A week after the devastating fire that wrecked the 850-year-old jewel of Paris and triggered a global outpouring of grief, it is evident that peculiarities of structure and construction made the cathedral especially vulnerable. Also, that fire safety procedures at Notre Dame were premised on assumptions that were proved grotesquely wrong — and that the reaction time for the emergency was far too long
Inaccessible, Inflammable: Structural features and architecture of cathedral made fighting the fire difficult
Vaulted stone ceiling prevented firefighters from shooting water up into the attic from within. Lead roof of attic may have hindered access further; firefighters may’ve had to wait until lead panels were burnt through before they could start spraying water from above. Attic structure was enormous, complex, made of extremely dry, super inflammable wood.
Giant oak beams were entangled with each other in a ‘forest’ that was near impossible to enter. And because preservation designers didn’t want to mutilate wood by cutting it, they put no fire walls.
Express Explained | Notre-Dame – architectural marvel and most important witness of French history
Underestimation of risks from fire: Prevention and detection of fire was the focus; keeping the Notre Dame ‘original’ the mantra
Officials had misjudged the speed with which a blaze, once ignited in the attic, would spread. According to the top architect who oversaw the fire protections, the system had assumed that the ancient oak timbers would burn slowly, leaving time for firefighting action; what actually happened was, therefore, “incomprehensible” (right). A conservative bias towards preserving the beautiful historic structure unaltered ensured that sprinklers or fire walls were not installed in the attic; the mantra, instead, was prevention and detection of fires.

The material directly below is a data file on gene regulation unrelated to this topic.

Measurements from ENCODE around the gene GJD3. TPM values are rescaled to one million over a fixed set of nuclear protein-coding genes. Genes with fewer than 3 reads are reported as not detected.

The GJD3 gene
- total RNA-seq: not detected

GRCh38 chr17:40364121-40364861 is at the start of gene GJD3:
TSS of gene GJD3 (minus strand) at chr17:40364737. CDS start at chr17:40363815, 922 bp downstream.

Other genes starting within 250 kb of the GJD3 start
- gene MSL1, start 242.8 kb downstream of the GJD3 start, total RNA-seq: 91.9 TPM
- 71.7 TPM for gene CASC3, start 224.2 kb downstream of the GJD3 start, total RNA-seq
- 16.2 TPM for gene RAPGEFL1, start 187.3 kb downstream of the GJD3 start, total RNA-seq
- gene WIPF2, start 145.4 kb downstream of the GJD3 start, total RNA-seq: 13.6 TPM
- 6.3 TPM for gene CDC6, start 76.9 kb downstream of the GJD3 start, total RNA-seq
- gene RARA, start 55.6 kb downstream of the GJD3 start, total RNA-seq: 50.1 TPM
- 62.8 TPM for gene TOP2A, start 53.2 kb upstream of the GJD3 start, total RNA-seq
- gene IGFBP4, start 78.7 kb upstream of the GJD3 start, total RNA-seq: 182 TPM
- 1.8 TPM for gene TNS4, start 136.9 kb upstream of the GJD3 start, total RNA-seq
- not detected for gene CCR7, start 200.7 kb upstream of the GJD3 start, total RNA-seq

Built-in delay in response time: As per the emergency drill, staff had to complete — twice — 6-minute climb to the attic before calling fire services
6.20pm: First Alarm went off
A fire security agent alerted church staff. A guard started to climb the steep staircase to the attic to have a look.
6.26 pm: A full six minutes later
Guard reached attic, but found no fire. Climbed down, reached the ground after several minutes, announced all was well.
6.43 pm: Second alarm went off
Just as cathedral was closing to visitors, alarm rang again. The fire had likely been burning for well over 20 minutes then.
6.49 pm: a race Back to the attic
Two staffers who climbed up this time found a big fire. Hurrying down, realised they’d locked door; had to go back up.
6.51 pm: Call for help, finally
Fire department was called in. Smoke and flames were clearly visible by then.